A recent study reinforces the value of coaching by managers throughout the organization. Here are a few key points it makes:
- Business results were 21% higher in enterprises where senior leaders very frequently make an effort to coach others.
- This increased when organizations had a culture that supports coaching and makes managers accountable for engaging in it.
- Despite this, only 11% of senior leaders are “true believers” in the value of coaching and having their managers coach.
- Furthermore, most managers need to be trained on how to coach, with special emphasis on using open-ended questions, listening actively, and reinforcing positive behavior
In our management training workshops around effective performance & motivation conversations, we are increasingly emphasizing coaching type skills. Compared to the traditional performance appraisal where the conversation tends to look back in time and play “gotcha” around what was “wrong,” coaching looks forward. It emphasizes building on the employee’s strengths and accomplishments, and it identifies the particular behavior that is needed instead of current behavior that is producing performance shortfalls.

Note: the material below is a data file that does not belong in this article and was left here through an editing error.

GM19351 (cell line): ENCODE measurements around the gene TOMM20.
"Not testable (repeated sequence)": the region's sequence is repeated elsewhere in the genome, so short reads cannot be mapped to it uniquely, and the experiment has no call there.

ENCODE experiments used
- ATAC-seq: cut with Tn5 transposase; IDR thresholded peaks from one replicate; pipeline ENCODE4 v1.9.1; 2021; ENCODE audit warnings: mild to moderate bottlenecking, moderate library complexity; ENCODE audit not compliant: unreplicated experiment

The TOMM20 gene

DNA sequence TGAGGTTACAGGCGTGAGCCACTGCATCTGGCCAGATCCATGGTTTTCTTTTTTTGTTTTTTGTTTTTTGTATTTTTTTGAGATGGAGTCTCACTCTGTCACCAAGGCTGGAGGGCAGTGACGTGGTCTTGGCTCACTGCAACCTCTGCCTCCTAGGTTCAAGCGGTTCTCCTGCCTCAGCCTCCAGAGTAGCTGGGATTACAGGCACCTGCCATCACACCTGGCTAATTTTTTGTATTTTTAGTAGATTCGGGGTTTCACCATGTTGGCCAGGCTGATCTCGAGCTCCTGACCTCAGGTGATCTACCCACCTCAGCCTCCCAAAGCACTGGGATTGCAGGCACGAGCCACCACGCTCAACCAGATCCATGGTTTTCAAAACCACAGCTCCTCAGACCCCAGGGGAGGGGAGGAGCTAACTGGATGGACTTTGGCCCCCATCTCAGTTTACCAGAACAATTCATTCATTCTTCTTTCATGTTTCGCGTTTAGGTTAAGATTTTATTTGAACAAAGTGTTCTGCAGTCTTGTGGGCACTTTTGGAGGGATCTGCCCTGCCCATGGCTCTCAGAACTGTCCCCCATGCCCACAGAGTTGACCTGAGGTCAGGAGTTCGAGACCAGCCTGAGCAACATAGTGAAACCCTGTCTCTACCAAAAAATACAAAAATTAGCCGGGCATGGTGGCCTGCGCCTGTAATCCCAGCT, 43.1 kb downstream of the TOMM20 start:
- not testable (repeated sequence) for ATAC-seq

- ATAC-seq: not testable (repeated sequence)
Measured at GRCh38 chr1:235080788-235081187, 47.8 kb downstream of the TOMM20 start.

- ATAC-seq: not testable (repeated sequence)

It makes business sense for an organization to deliberately foster a culture where managers are trained in coaching skills and are expected to use them in conversations around performance, both during the year and in the final review discussion. Such a culture requires visible and tangible support from the top and an HR department dedicated to making it a reality.
This isn’t an overnight fix and a few managers will not be able to master even the basic skills of coaching. But it is the smart way to go.